10 years of English Vinglish: Gauri Shinde says it was ‘hell’, producers wanted Sridevi’s item song, male superstar

Gauri Shinde’s directorial debut, English Vinglish, was a raging success at the time of it’s release. Not just commercially or critically- the cultural impact it had could be seen in the fact that schools were taking students to theatres to catch the film, women found inspiration to start their businesses, and much more.


While the filmmaker doesn’t remember much of all this 10 years later, the making of the film is still fresh in her mind.

Especially how producers they took the film to initially, didn’t want to make the film the way it was made eventually. “My decision to make my film with a female lead was met with a lot of resistance, no doubt, It was the toughest thing to get this film made. It was about a middle aged woman wearing a saree. These were odds nobody would want to dive into. There was no violence, no sex, nothing that would set the ball rolling easily for someone. We went through hell,” shares the 48-year-old.

The film’s story revolved around a housewife, played by late Sridevi, who can’t speak proper English and is constantly ridiculed by her husband and kids. Her journey of coming into her own forms the story. Shinde confesses that producers wanted many changes to this.

Actor Adil Hussain played Sridevi’s husband in the film.

“They wanted a superstar as her husband, then said we should not shoot in New York. They wanted me to compromise, and then they wanted Sridevi to dance because she is Sridevi. They thought she should do an item song. I said I would rather put the film aside and not make it. Then Balki (R Balki, filmmaker-husband) decided to produce it ourselves, and that’s how our production house was formed,” shares the filmmaker with us over a call from London.

What made things even more difficult was the fact that Sridevi was on a sabbatical from films when Shinde wanted to make the film. She had no plans to turn a director. Coming from an advertising background, she had directed a lot of ad films, and that gave her confidence.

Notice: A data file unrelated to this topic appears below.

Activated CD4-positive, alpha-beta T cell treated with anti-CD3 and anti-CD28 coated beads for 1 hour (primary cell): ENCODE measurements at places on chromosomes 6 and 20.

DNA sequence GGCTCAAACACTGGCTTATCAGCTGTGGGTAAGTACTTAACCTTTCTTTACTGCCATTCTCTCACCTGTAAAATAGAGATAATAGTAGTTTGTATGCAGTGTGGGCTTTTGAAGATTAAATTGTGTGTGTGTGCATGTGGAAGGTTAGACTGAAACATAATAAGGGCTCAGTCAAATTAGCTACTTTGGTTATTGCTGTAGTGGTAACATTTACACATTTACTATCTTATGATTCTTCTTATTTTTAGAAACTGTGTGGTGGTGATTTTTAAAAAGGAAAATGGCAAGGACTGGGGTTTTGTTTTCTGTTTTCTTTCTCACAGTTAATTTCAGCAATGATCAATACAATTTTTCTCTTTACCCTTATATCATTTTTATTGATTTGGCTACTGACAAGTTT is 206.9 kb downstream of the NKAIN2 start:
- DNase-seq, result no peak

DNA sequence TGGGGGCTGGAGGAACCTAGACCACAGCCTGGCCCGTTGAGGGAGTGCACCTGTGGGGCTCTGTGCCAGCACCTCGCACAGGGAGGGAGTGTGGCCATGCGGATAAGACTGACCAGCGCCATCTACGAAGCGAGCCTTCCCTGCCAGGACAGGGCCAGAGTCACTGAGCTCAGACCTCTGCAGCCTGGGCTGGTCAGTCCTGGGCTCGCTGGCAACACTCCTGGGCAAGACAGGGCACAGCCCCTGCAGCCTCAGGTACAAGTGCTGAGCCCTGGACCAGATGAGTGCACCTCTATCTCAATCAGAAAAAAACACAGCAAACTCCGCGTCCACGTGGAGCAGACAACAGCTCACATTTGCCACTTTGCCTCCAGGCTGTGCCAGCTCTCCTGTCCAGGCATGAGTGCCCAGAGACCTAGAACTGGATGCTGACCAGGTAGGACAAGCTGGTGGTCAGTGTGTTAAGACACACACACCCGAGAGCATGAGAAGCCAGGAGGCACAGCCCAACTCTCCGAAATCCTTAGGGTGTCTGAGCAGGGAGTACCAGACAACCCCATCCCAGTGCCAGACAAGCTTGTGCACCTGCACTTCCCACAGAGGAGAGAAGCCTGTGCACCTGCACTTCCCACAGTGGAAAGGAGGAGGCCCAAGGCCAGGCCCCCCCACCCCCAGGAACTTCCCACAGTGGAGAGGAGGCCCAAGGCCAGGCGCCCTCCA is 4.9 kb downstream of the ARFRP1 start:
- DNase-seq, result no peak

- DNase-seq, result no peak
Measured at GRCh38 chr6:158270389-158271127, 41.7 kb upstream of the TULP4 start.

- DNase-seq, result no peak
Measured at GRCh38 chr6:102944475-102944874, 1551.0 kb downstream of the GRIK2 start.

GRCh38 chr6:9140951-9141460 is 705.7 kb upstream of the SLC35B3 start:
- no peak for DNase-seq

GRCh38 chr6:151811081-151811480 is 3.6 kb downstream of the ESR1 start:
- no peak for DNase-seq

She went to New York to learn filmmaking, and her very first short film was selected for the Berlin International Film Festival.

The film drew from her own life- Shinde’s mother was the person on whom Sri’s character was based upon. The director says her mother, who ran a business for spice (Sri’s character in the film ran a sweets business) would often say that if she knew how to speak proper English, her business would have been bigger. “English is almost like a deciding factor in our country. People don’t think you’re cool until you can speak it,” she says.


Actor Sridevi in a still from English Vinglish.
Actor Sridevi in a still from English Vinglish.

The casting of Sridevi happened by fluke. Balki had a meeting with Sri’s husband, producer Boney Kapoor for something totally different. Balki mentioned casually that his wife was making her first film.

Shinde recalls, “She was intrigued by the one-liner Balki had given her. She was very smart, she knew instinctively, so it wasn’t hard to get her on-board. She wanted a narration, I was like Oh My God how did this happen. Then I went to her house, narrated it. It was our first blind date, we had never met each before. But you get a sense of someone’s energy. Both of us connected, and at the end of it, she said ‘Gauri, I don’t know about you, but I am doing this film’. That remains one of my best memories.”


Shinde wasn’t prepared for the response to the film. In fact, she still can’t come to terms with it. “I remember our first screening at the Toronto International Film Festival. I was nervous as hell, it felt like I was exposing myself. But the response was so overwhelming (the film had got a 5-minute standing ovation). That gave me the confidence that I can make another film. Otherwise my goal since the beginning was that English Vinglish would be the only film I will ever make,” she shares.

And though she has taken a step back from the limelight, she is astounded that the film sees to it that people don’t forget her.

“It’s been some time I directed a film (Dear Zindagi in 2016), so not many people recognise me, and I prefer it that way. But I am in London, and it’s so great that just as my film is completing 10 years, a couple walked up to me here and asked ‘You made English Vinglish na? Such a nice film’. It really made me happy,” Shinde says.

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(With Inputs from hindustantimes)